News & Politics  
comments_image Comments

The Baron's Last Exit

Why did the public relations man who represented Saddam Hussein and Mobutu Sese Seko fling himself off a parapet? Perhaps his conscience finally caught up with him.
 
 
Share
 
 
 
 

Baron Edward Von Kloberg III was a man given to grand entrances and grand exits. The former public relations man to Saddam Hussein and Mobutu Sese Seko, while recently on vacation in Rome, flung himself in full fury off a parapet of the Castel Sant' Angelo, the same site of Tosca's suicide in the Pucini opera. He wanted us to notice him one last time.

Speculation as to why Von Kloberg, the self-described "Washington representative to the damned" killed himself initially revolved around the fact that he was in increasingly failing health. Italian newspapers reported that he was distraught after he was spurned by his Lithuanian gay lover, with whom he was attempting to reconcile. My best surmise is that his conscience finally had caught up with him.

My last comment might appear insensitive, even cruel, but I knew Von Kloberg quite well; indeed well enough to know that he would not only not have been offended, but would have taken some amusement in what I just wrote.

He was famous, or infamous, for representing anyone. His clients included many of the world’s most notorious war criminals and dictators of the past half century. Besides Saddam and Zaire's Mobutu Sese Seko, other Von Kloberg clients included Samuel Doe of Liberia, and Nicolae Ceausecu of Romania. He would take on virtually anyone as a client, as long as the check didn't bounce.

I was having breakfast with him one morning when one particular client, an African dictator, was deposed from power and met his violent end. Without skipping a beat, he was on the phone with representatives of the new government to see if he could keep the account.

A front page obituary of Von Kloberg in The Washington Post said he was known in Washington society circles for his "Edwardian style of living" and "Rooseveltian, high class accent."  He "arrived at balls and galas wearing black capes" and "traveled with steamer trunks." One of his black capes had a red lining, another had a print of doves. As a public relations man, he knew that entrances were everything.           

Sometimes draped over his cape or tuxedo was a medal, Zaire’s Order of the Leopard, personally presented to him by Mobutu. In other societies, one is awarded medals  for humanitarian or scientific achievement. In Mobutu’s Zaire, the nation’s highest honors were reserved for those who assisted Mobutu in whitewashing the mass graves of his victims and the billions of dollars he stole from his people.

Von Kloberg did not take the medal too seriously.  He majestically flung the medal over one of his tuxedos or capes as a gay kitsch fashion accessory. He was also a consummate confidence man.  He had once pleaded guilty to faking letters of support from two ambassadors, who were his clients. to obtain a $60,000 bank loan. He received five years probation for that one.  

On another occasion, when a new Pakistani ambassador arrived in town, she received a letter from Von Kloberg welcoming her and soliciting her business. He boasted that he had four former congressmen and other luminaries working with him. The only problem was that several had never heard of him. One of them, former Rep. Edward Feighan, Democrat of Ohio, was so infuriated that he sued Von Kloberg for $3.5 million alleging "wrongful appropriation of [his] name."

His favorite scam was to bill Saddam Hussein for several op-eds in The New York Times and other newspapers advocating a U.S. tilt towards Iraq in its longstanding conflict with the ayatollahs of Iran. I queried the authors, all of whom claimed to not know Von Kloberg. When I asked Von Kloberg about it, he shot me a mischievous smile, and didn’t deny a thing. Indeed, he told me: "If I was doing my job for Saddam Hussein, you would condemn me for that as well, wouldn't you?  Maybe it is best that I not do my job so well all the time."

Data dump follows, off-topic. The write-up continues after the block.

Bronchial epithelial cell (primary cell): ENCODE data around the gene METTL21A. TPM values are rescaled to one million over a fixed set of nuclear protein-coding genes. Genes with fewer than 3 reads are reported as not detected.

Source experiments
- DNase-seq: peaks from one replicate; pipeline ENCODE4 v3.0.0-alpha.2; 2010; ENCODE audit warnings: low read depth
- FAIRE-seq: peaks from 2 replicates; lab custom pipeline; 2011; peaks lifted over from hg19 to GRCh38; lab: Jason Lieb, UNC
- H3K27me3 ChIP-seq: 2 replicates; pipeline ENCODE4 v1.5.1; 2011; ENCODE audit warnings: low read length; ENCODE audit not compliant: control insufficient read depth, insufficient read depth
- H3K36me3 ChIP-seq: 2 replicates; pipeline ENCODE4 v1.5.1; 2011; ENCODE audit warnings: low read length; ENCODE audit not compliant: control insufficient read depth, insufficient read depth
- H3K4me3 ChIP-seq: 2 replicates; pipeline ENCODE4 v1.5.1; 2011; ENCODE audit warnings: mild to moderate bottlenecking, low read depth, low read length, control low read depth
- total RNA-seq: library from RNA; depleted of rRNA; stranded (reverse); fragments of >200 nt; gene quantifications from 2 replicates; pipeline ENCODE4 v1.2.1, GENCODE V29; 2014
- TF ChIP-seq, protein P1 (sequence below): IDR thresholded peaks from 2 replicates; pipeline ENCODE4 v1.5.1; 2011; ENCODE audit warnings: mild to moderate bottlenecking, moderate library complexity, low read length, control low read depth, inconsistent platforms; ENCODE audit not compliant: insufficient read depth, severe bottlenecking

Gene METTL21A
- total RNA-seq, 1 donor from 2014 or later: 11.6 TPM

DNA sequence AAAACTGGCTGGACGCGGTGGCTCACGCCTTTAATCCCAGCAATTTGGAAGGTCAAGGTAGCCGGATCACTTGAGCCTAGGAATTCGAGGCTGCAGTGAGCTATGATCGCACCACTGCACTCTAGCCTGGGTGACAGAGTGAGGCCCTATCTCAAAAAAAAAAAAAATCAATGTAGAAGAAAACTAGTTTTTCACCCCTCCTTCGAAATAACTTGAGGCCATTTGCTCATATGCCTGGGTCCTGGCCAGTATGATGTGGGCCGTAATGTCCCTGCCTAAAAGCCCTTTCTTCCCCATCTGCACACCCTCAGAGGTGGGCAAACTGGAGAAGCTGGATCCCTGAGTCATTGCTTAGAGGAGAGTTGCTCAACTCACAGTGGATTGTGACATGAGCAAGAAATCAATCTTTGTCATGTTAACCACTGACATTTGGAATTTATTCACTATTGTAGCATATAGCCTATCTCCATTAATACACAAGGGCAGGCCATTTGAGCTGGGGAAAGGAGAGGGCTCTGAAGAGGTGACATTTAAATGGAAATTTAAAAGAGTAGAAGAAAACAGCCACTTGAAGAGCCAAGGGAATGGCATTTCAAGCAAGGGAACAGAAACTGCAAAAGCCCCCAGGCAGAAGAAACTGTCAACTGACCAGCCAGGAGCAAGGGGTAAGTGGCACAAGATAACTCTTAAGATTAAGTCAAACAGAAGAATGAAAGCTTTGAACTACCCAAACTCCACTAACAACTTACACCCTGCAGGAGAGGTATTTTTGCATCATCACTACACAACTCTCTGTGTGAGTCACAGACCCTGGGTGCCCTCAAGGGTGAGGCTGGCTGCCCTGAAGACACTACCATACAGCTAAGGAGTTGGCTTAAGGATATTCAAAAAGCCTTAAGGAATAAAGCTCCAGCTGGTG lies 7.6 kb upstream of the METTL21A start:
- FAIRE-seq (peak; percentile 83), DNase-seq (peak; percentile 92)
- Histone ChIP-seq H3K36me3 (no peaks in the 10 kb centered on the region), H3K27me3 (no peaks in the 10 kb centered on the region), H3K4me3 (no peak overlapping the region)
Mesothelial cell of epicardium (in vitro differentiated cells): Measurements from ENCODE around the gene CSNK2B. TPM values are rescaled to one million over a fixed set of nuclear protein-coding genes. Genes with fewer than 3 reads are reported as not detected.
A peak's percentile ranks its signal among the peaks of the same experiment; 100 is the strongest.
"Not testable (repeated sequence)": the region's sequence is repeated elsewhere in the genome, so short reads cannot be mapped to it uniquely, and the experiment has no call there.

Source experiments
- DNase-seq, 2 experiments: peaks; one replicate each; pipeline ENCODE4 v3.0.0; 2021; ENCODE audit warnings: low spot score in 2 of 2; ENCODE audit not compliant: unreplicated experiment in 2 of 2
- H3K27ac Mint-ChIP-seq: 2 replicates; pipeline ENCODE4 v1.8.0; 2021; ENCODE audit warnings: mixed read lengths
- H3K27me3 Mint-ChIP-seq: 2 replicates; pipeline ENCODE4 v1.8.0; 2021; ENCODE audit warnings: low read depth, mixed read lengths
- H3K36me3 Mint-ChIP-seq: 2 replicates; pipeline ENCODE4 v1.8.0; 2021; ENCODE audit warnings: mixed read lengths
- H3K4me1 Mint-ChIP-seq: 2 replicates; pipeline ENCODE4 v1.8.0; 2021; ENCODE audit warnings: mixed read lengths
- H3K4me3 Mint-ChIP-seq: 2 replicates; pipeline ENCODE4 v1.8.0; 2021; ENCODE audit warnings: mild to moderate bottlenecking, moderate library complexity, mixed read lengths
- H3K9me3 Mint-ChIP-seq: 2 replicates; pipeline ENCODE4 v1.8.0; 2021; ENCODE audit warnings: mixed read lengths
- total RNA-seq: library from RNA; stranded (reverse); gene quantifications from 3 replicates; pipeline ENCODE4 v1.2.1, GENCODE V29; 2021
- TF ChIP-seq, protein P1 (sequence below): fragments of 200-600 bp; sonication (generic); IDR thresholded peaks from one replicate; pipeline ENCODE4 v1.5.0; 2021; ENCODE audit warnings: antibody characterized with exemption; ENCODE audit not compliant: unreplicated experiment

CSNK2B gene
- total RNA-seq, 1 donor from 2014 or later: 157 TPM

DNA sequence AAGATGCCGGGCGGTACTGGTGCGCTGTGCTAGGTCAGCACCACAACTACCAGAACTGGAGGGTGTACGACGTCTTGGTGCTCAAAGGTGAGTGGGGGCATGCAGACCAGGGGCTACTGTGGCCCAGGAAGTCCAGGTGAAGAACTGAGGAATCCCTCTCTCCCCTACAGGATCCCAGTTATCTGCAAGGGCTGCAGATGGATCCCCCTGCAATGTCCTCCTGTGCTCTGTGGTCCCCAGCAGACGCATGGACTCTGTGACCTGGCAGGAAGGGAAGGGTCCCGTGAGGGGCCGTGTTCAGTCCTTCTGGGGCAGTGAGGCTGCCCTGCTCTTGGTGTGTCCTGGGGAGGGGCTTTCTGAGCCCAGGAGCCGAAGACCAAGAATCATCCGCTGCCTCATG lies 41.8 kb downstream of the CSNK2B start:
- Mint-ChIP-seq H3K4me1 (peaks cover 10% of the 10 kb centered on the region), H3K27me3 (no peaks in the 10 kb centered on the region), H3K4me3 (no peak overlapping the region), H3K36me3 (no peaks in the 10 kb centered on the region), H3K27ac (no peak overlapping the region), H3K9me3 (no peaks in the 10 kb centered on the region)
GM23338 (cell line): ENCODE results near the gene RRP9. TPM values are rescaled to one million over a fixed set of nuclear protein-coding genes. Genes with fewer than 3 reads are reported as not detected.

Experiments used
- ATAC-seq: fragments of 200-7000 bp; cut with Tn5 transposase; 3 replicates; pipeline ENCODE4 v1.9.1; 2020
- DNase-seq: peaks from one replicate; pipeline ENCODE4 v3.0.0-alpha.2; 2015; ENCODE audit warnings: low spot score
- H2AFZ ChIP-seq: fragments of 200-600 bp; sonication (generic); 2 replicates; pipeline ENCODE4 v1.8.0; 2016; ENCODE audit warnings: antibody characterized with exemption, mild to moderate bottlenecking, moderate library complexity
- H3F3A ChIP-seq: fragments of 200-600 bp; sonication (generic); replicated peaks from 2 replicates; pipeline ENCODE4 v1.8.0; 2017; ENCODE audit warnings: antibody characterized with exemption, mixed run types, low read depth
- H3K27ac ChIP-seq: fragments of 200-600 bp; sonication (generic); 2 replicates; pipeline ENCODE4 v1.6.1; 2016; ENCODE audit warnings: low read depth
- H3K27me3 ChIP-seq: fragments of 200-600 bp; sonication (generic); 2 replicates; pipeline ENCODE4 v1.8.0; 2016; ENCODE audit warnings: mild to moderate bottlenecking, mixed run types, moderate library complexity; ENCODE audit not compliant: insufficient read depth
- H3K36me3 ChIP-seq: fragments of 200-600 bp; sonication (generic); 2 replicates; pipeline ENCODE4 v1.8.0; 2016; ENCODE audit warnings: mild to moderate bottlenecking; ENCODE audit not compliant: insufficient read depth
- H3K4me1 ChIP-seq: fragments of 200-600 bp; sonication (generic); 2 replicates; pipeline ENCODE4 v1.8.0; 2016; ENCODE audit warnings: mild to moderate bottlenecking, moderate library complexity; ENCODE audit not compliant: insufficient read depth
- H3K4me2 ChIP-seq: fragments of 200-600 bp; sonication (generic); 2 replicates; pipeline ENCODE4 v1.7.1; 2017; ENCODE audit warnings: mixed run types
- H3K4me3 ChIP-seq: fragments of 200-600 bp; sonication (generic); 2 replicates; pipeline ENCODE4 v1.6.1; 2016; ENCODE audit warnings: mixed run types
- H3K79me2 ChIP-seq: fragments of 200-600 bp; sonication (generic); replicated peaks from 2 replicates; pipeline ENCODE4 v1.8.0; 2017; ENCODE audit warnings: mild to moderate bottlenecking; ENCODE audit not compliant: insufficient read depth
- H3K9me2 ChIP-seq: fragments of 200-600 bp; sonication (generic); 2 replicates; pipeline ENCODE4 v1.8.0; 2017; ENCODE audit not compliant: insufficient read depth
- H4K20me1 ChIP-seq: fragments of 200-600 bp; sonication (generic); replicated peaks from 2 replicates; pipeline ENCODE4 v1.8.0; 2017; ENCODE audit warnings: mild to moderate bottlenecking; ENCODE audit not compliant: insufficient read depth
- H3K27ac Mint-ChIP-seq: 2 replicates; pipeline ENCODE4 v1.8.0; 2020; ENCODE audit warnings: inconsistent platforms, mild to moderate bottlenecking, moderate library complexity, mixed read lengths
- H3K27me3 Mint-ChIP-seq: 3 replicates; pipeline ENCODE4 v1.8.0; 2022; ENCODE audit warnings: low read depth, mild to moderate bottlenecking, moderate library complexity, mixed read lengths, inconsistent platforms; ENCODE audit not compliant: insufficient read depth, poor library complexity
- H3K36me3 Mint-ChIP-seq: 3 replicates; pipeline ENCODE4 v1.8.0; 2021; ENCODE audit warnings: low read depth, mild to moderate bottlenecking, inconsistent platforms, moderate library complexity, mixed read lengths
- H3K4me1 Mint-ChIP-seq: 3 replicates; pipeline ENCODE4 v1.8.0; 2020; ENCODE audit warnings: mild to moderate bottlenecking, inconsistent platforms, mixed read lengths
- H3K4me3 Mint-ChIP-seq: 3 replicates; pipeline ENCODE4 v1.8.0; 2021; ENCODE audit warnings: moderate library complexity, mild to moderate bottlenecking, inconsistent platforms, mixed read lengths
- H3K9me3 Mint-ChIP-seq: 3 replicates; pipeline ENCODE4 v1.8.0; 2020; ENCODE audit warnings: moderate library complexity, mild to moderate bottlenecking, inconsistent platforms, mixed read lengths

But let it not be said that there were often times he did in fact produce results for his clients. In 1989 and 1990, Rep. Dan Burton, Republican of Indiana, inserted lengthy statements into the Congressional Record praising Zairian dictator Mobutu Sese Seko.  Around the time, Von Kloberg had paid Burton $4,000 in honorarium for giving talks to his clients. The Burton statements praising Mobutu, Von Kloberg boasted to me, were ghost written by Von Kloberg and his staff. Burton's office did not return seeking comments regarding the allegations.

One of the reasons that I got to know Von Kloberg so well was that I wanted him to cooperate with an article I would write about him, whereby he would give me unrestricted access to everything he did over the course of a week. He eventually agreed, and a cover of a national political magazine was already assured. But I never followed through.

For one thing, I had begun to like him, and I did not like the fact that I liked him.  And in obtaining his cooperation, I began to question whether he was the confidence man or I was. In the end, I was honest with him, and told him of my bad intentions -– to write the truth. 

Still, he agreed to cooperate, but then I realized he was not the story. Von Kloberg savored the role of bad guy, famously saying that "shame is for sissies." In the process, he drew attention to himself and  away from many so many so-called respectable Washingtonians who have quietly done much more harm to humanity. Unlike Van Kloberg, their names regularly appeared in the society pages, they had homes in Georgetown, and sent their kids to St. Alban's and Harvard. They worked in the city's most respectable law firms and some even advised presidents. They were the real story.

Murray Waas is a journalist based in Washington D.C. This column originally appeared in a slightly different form in the Washington Examiner.